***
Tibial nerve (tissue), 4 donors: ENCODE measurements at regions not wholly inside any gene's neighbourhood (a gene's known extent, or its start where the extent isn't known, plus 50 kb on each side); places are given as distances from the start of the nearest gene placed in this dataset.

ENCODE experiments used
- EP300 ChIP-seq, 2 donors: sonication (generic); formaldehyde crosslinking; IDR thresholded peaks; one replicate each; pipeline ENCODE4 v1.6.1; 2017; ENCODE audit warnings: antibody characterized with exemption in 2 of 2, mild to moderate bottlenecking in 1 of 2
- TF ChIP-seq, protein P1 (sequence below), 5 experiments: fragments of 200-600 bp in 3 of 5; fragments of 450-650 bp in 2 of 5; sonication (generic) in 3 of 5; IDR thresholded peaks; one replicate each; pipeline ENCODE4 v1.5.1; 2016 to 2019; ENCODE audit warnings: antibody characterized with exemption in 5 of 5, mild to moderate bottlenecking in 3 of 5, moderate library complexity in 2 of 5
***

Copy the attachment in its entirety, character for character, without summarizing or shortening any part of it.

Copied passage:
Tibial nerve (tissue), 4 donors: ENCODE measurements at regions not wholly inside any gene's neighbourhood (a gene's known extent, or its start where the extent isn't known, plus 50 kb on each side); places are given as distances from the start of the nearest gene placed in this dataset.

ENCODE experiments used
- EP300 ChIP-seq, 2 donors: sonication (generic); formaldehyde crosslinking; IDR thresholded peaks; one replicate each; pipeline ENCODE4 v1.6.1; 2017; ENCODE audit warnings: antibody characterized with exemption in 2 of 2, mild to moderate bottlenecking in 1 of 2
- TF ChIP-seq, protein P1 (sequence below), 5 experiments: fragments of 200-600 bp in 3 of 5; fragments of 450-650 bp in 2 of 5; sonication (generic) in 3 of 5; IDR thresholded peaks; one replicate each; pipeline ENCODE4 v1.5.1; 2016 to 2019; ENCODE audit warnings: antibody characterized with exemption in 5 of 5, mild to moderate bottlenecking in 3 of 5, moderate library complexity in 2 of 5